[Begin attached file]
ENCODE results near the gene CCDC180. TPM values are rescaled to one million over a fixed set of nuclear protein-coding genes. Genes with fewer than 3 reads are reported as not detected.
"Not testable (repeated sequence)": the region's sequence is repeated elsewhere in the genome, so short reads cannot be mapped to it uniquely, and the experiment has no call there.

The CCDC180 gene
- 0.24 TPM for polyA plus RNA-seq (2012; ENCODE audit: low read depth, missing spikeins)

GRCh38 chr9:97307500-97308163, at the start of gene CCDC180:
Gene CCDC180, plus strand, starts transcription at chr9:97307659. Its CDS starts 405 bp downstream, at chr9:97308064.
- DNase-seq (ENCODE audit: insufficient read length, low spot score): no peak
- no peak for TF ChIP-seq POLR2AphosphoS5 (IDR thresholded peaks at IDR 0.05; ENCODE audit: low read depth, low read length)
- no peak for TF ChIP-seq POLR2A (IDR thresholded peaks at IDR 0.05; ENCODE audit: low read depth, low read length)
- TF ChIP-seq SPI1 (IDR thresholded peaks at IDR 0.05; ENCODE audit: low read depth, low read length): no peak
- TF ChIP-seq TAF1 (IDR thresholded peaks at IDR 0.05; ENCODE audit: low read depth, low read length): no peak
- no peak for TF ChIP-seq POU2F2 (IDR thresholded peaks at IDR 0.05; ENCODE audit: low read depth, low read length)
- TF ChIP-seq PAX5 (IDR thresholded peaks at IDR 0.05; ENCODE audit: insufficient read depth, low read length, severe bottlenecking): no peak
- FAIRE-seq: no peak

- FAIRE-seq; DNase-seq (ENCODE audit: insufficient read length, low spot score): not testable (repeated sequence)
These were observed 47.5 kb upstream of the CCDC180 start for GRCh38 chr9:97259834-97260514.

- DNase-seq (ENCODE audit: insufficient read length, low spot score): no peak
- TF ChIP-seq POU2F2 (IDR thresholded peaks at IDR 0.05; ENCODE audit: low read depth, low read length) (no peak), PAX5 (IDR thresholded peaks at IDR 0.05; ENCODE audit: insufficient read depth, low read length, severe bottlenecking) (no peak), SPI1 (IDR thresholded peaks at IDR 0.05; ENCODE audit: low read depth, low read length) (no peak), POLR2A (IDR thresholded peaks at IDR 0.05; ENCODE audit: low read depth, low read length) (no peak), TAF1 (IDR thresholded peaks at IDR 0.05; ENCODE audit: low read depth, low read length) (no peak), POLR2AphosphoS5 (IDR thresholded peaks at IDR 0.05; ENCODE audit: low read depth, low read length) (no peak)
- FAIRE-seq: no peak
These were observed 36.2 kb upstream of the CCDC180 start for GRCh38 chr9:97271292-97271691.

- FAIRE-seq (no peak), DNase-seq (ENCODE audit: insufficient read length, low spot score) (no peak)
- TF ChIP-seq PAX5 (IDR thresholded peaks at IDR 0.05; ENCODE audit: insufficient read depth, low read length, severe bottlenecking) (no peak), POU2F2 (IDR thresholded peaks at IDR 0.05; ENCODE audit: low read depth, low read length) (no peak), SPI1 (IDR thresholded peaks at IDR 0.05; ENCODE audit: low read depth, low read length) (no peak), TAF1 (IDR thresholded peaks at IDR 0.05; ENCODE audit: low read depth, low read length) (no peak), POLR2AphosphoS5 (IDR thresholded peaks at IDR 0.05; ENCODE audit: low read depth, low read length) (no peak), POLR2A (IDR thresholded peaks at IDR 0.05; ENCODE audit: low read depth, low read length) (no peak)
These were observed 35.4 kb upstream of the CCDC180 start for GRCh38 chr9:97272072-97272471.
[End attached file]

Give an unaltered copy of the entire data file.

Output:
ENCODE results near the gene CCDC180. TPM values are rescaled to one million over a fixed set of nuclear protein-coding genes. Genes with fewer than 3 reads are reported as not detected.
"Not testable (repeated sequence)": the region's sequence is repeated elsewhere in the genome, so short reads cannot be mapped to it uniquely, and the experiment has no call there.

The CCDC180 gene
- 0.24 TPM for polyA plus RNA-seq (2012; ENCODE audit: low read depth, missing spikeins)

GRCh38 chr9:97307500-97308163, at the start of gene CCDC180:
Gene CCDC180, plus strand, starts transcription at chr9:97307659. Its CDS starts 405 bp downstream, at chr9:97308064.
- DNase-seq (ENCODE audit: insufficient read length, low spot score): no peak
- no peak for TF ChIP-seq POLR2AphosphoS5 (IDR thresholded peaks at IDR 0.05; ENCODE audit: low read depth, low read length)
- no peak for TF ChIP-seq POLR2A (IDR thresholded peaks at IDR 0.05; ENCODE audit: low read depth, low read length)
- TF ChIP-seq SPI1 (IDR thresholded peaks at IDR 0.05; ENCODE audit: low read depth, low read length): no peak
- TF ChIP-seq TAF1 (IDR thresholded peaks at IDR 0.05; ENCODE audit: low read depth, low read length): no peak
- no peak for TF ChIP-seq POU2F2 (IDR thresholded peaks at IDR 0.05; ENCODE audit: low read depth, low read length)
- TF ChIP-seq PAX5 (IDR thresholded peaks at IDR 0.05; ENCODE audit: insufficient read depth, low read length, severe bottlenecking): no peak
- FAIRE-seq: no peak

- FAIRE-seq; DNase-seq (ENCODE audit: insufficient read length, low spot score): not testable (repeated sequence)
These were observed 47.5 kb upstream of the CCDC180 start for GRCh38 chr9:97259834-97260514.

- DNase-seq (ENCODE audit: insufficient read length, low spot score): no peak
- TF ChIP-seq POU2F2 (IDR thresholded peaks at IDR 0.05; ENCODE audit: low read depth, low read length) (no peak), PAX5 (IDR thresholded peaks at IDR 0.05; ENCODE audit: insufficient read depth, low read length, severe bottlenecking) (no peak), SPI1 (IDR thresholded peaks at IDR 0.05; ENCODE audit: low read depth, low read length) (no peak), POLR2A (IDR thresholded peaks at IDR 0.05; ENCODE audit: low read depth, low read length) (no peak), TAF1 (IDR thresholded peaks at IDR 0.05; ENCODE audit: low read depth, low read length) (no peak), POLR2AphosphoS5 (IDR thresholded peaks at IDR 0.05; ENCODE audit: low read depth, low read length) (no peak)
- FAIRE-seq: no peak
These were observed 36.2 kb upstream of the CCDC180 start for GRCh38 chr9:97271292-97271691.

- FAIRE-seq (no peak), DNase-seq (ENCODE audit: insufficient read length, low spot score) (no peak)
- TF ChIP-seq PAX5 (IDR thresholded peaks at IDR 0.05; ENCODE audit: insufficient read depth, low read length, severe bottlenecking) (no peak), POU2F2 (IDR thresholded peaks at IDR 0.05; ENCODE audit: low read depth, low read length) (no peak), SPI1 (IDR thresholded peaks at IDR 0.05; ENCODE audit: low read depth, low read length) (no peak), TAF1 (IDR thresholded peaks at IDR 0.05; ENCODE audit: low read depth, low read length) (no peak), POLR2AphosphoS5 (IDR thresholded peaks at IDR 0.05; ENCODE audit: low read depth, low read length) (no peak), POLR2A (IDR thresholded peaks at IDR 0.05; ENCODE audit: low read depth, low read length) (no peak)
These were observed 35.4 kb upstream of the CCDC180 start for GRCh38 chr9:97272072-97272471.